State of Radiography
In many ways, radiography has changed little from
the early days of its use. We still capture a shadow image on
film using similar procedures and processes technicians were using
in the late 1800's. Today, however, we are able to generate images
of higher quality and greater sensitivity through the use of
higher quality films with a larger variety of film grain sizes.
Film processing has evolved to an automated state, producing more
consistent film quality by removing manual processing variables.
Electronics and computers allow technicians to now capture images
digitally. The use of "filmless radiography" provides
a means of capturing an image, digitally enhancing, sending the
image anywhere in the world, and archiving an image that will
not deteriorate with time. Technological advances have provided
industry with smaller, lighter, and very portable equipment that
produce high quality X-rays. The use of linear accelerators provide
a means of generating extremely short wavelength, highly penetrating
radiation, a concept dreamed of only a few short years ago.
the process has changed little, technology has evolved allowing
radiography to be widely used in numerous areas of inspection. Radiography has seen expanded usage in industry to inspect not
only welds and castings, but to radiographically inspect items
such as airbags and canned food products. Radiography has found
use in metallurgical material identification and security systems
at airports and other facilities.
Gamma ray inspection has also changed considerably since the
Curies' discovery of radium. Man-made isotopes of today are far
stronger and offer the technician a wide range of energy levels
and half-lives. The technician can select Co-60 which will effectively
penetrate very thick materials, or select a lower energy isotope,
such as Tm-170, which can be used to inspect plastics and very
thin or low density materials. Today gamma rays find wide application
in industries such as petrochemical, casting, welding, and aerospace.
Addressing Health Concerns
It was in the Manhattan District of US Army Corps of Engineers that
the name "health physics" was born, and great advances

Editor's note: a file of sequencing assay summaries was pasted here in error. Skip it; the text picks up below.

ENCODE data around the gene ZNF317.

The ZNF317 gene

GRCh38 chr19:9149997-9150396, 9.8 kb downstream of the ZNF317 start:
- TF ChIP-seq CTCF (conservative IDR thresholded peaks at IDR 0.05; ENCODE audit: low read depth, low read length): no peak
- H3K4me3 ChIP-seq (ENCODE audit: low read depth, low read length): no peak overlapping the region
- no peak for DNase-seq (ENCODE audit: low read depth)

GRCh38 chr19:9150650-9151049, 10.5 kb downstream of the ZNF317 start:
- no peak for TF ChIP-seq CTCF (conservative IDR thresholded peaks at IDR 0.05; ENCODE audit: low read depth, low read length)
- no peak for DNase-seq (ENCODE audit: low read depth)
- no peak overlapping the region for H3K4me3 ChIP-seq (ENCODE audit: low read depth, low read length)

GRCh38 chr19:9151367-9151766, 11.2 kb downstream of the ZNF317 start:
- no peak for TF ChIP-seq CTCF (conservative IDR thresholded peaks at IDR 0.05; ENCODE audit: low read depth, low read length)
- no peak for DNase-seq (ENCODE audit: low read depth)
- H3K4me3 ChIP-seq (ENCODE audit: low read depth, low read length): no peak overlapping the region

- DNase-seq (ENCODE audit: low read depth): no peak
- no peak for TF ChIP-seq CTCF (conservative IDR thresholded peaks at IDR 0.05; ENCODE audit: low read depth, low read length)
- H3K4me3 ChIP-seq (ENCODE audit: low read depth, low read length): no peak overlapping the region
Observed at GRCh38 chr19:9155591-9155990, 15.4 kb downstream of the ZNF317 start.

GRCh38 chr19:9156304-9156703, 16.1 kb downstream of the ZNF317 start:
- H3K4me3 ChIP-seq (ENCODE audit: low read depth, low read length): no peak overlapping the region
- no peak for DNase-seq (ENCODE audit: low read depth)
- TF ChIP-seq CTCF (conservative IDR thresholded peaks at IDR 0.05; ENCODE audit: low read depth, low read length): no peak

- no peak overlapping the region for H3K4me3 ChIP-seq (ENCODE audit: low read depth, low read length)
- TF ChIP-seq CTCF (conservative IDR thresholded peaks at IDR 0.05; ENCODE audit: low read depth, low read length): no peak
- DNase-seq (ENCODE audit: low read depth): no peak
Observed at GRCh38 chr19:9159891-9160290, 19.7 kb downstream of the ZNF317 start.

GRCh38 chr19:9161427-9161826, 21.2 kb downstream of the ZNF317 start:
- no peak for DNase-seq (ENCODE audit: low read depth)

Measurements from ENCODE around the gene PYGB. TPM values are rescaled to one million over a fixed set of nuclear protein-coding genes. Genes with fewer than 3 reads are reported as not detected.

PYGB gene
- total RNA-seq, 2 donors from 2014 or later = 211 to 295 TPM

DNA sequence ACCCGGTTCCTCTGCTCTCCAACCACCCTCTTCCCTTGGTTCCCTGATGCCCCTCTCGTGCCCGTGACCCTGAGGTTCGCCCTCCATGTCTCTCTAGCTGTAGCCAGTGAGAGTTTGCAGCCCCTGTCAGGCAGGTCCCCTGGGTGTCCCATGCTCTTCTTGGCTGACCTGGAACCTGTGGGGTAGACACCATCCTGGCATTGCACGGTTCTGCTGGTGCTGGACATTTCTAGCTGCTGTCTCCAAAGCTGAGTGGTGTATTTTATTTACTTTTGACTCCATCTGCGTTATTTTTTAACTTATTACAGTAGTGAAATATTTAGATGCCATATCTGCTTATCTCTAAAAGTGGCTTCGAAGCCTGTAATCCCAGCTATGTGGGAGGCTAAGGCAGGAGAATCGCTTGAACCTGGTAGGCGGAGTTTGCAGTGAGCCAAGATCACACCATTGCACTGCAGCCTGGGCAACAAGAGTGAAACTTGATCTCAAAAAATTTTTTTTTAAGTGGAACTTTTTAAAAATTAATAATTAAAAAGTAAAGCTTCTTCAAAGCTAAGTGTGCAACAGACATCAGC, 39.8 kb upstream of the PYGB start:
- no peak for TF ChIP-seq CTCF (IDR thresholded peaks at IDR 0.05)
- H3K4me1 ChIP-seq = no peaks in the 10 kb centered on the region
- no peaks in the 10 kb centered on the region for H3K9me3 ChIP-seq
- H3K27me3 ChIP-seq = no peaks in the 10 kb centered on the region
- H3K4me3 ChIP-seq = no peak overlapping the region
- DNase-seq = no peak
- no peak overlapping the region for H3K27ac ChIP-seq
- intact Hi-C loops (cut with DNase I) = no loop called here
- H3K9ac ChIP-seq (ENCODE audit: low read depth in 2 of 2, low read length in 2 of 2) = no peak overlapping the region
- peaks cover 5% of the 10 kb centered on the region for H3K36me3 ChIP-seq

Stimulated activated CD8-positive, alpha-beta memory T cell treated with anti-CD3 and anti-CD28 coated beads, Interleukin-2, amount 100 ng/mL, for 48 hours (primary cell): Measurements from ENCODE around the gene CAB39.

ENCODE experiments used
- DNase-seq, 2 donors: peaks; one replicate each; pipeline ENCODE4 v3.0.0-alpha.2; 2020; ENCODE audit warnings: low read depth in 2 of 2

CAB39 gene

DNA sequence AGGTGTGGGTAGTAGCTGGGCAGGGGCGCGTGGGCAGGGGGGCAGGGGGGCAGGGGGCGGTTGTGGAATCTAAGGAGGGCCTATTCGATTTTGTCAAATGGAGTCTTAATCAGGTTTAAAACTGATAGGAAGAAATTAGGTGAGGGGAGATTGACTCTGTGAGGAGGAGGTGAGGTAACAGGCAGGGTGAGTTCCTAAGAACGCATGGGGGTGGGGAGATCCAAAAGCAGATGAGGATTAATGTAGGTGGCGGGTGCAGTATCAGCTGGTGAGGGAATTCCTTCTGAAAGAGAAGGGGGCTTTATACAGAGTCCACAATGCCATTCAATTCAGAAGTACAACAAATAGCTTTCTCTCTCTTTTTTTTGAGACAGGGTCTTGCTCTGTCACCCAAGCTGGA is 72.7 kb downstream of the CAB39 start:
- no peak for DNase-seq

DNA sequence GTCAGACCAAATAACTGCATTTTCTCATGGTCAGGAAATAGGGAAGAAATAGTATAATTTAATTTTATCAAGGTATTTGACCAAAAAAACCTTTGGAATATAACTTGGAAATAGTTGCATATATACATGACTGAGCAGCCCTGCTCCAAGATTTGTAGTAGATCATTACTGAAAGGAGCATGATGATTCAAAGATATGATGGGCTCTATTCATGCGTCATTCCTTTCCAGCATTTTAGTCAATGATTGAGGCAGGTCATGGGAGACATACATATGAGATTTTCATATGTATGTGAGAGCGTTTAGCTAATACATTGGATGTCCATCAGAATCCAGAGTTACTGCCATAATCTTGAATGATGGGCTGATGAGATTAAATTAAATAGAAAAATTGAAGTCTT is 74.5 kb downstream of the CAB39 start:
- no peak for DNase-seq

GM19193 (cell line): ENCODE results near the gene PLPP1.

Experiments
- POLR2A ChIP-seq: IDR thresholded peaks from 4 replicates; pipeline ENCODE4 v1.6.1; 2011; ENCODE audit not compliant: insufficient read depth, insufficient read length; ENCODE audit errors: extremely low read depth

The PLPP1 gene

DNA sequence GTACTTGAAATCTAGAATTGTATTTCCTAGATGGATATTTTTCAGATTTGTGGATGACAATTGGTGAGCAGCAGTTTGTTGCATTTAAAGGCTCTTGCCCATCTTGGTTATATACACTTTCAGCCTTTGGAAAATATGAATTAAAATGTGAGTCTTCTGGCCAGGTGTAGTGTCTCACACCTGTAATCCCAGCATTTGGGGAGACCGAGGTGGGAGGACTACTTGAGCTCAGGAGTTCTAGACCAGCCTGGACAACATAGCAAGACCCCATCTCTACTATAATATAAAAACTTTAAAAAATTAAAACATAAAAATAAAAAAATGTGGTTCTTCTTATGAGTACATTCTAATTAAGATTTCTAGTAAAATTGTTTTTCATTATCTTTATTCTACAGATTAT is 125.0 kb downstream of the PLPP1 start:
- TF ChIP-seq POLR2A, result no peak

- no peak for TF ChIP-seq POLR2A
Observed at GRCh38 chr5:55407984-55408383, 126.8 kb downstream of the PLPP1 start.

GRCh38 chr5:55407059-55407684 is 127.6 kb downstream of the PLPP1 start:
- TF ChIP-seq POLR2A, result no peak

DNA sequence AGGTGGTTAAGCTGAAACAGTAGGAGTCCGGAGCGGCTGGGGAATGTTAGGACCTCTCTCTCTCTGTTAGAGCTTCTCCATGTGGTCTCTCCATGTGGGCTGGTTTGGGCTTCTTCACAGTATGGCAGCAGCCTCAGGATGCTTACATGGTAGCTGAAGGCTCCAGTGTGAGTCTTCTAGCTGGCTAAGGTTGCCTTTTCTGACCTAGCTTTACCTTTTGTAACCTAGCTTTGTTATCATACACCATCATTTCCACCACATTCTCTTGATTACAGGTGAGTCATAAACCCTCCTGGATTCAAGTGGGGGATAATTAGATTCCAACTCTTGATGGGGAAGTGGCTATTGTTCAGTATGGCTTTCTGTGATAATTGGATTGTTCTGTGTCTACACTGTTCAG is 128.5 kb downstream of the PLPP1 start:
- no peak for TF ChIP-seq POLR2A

were made in radiation safety. From the onset, the leaders of
the Manhattan District recognized that a new and intense source
of radiation and radioactivity would be created. In the summer
of 1942, the leaders asked Ernest O. Wollan, a cosmic ray physicist
at the University of Chicago, to form a group to study and control
radiation hazards. Thus, Wollan was the first to bear the title
of health physicist. He was soon joined by Carl G. Gamertsfelder,
recently graduated physics baccalaureate, and Herbert M. Parker,
the noted British-American medical physicist. By mid 1943, six
others had been added. These six include Karl Z. Morgan, James
C. Hart, Robert R. Coveyou, O.G. Landsverk, L.A. Pardue, and John
Within the Manhattan District, the name "health physicist"
seems to have been derived in part from the need for secrecy (and
hence a code name for radiation protection activities) and the
fact that it was a group of mostly physicists working on health
related problems. Activities included developing appropriate
monitoring instruments, physical controls, administrative
procedures, monitoring radiation areas, personnel monitoring,
and radioactive waste disposal. It was in the Manhattan
District that many of the modern concepts of protection were born,
including the rem unit, which took into account the biological
effectiveness of the radiation. It was in the Manhattan District
that radiation protection concepts realized maturity and enforceability.